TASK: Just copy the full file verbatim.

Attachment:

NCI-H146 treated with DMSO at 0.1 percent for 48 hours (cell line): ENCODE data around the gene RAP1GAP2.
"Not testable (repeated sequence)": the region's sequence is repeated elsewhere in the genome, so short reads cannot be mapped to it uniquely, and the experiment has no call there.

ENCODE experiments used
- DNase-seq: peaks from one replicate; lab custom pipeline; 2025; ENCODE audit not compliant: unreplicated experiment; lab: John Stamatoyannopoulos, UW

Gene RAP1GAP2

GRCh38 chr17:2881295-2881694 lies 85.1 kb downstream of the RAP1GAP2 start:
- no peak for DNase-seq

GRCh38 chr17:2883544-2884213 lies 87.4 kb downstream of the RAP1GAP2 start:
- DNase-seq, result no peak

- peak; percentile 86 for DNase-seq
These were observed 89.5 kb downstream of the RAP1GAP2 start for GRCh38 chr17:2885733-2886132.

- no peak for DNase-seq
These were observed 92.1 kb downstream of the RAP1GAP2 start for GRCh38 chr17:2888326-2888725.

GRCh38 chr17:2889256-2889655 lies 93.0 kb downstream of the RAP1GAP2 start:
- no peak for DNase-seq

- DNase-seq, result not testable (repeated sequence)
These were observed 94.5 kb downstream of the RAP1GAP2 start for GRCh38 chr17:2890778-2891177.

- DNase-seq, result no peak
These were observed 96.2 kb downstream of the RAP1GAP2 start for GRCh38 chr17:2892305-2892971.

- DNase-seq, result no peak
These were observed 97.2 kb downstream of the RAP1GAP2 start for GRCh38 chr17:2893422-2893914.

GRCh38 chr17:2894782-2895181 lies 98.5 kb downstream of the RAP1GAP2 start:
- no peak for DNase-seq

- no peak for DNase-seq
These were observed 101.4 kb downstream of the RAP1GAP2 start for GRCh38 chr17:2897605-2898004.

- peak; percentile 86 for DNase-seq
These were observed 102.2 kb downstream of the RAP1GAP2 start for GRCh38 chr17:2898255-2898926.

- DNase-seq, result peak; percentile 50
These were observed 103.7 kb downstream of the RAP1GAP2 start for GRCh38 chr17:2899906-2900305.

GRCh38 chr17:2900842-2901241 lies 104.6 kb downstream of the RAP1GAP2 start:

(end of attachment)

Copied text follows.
NCI-H146 treated with DMSO at 0.1 percent for 48 hours (cell line): ENCODE data around the gene RAP1GAP2.
"Not testable (repeated sequence)": the region's sequence is repeated elsewhere in the genome, so short reads cannot be mapped to it uniquely, and the experiment has no call there.

ENCODE experiments used
- DNase-seq: peaks from one replicate; lab custom pipeline; 2025; ENCODE audit not compliant: unreplicated experiment; lab: John Stamatoyannopoulos, UW

Gene RAP1GAP2

GRCh38 chr17:2881295-2881694 lies 85.1 kb downstream of the RAP1GAP2 start:
- no peak for DNase-seq

GRCh38 chr17:2883544-2884213 lies 87.4 kb downstream of the RAP1GAP2 start:
- DNase-seq, result no peak

- peak; percentile 86 for DNase-seq
These were observed 89.5 kb downstream of the RAP1GAP2 start for GRCh38 chr17:2885733-2886132.

- no peak for DNase-seq
These were observed 92.1 kb downstream of the RAP1GAP2 start for GRCh38 chr17:2888326-2888725.

GRCh38 chr17:2889256-2889655 lies 93.0 kb downstream of the RAP1GAP2 start:
- no peak for DNase-seq

- DNase-seq, result not testable (repeated sequence)
These were observed 94.5 kb downstream of the RAP1GAP2 start for GRCh38 chr17:2890778-2891177.

- DNase-seq, result no peak
These were observed 96.2 kb downstream of the RAP1GAP2 start for GRCh38 chr17:2892305-2892971.

- DNase-seq, result no peak
These were observed 97.2 kb downstream of the RAP1GAP2 start for GRCh38 chr17:2893422-2893914.

GRCh38 chr17:2894782-2895181 lies 98.5 kb downstream of the RAP1GAP2 start:
- no peak for DNase-seq

- no peak for DNase-seq
These were observed 101.4 kb downstream of the RAP1GAP2 start for GRCh38 chr17:2897605-2898004.

- peak; percentile 86 for DNase-seq
These were observed 102.2 kb downstream of the RAP1GAP2 start for GRCh38 chr17:2898255-2898926.

- DNase-seq, result peak; percentile 50
These were observed 103.7 kb downstream of the RAP1GAP2 start for GRCh38 chr17:2899906-2900305.

GRCh38 chr17:2900842-2901241 lies 104.6 kb downstream of the RAP1GAP2 start: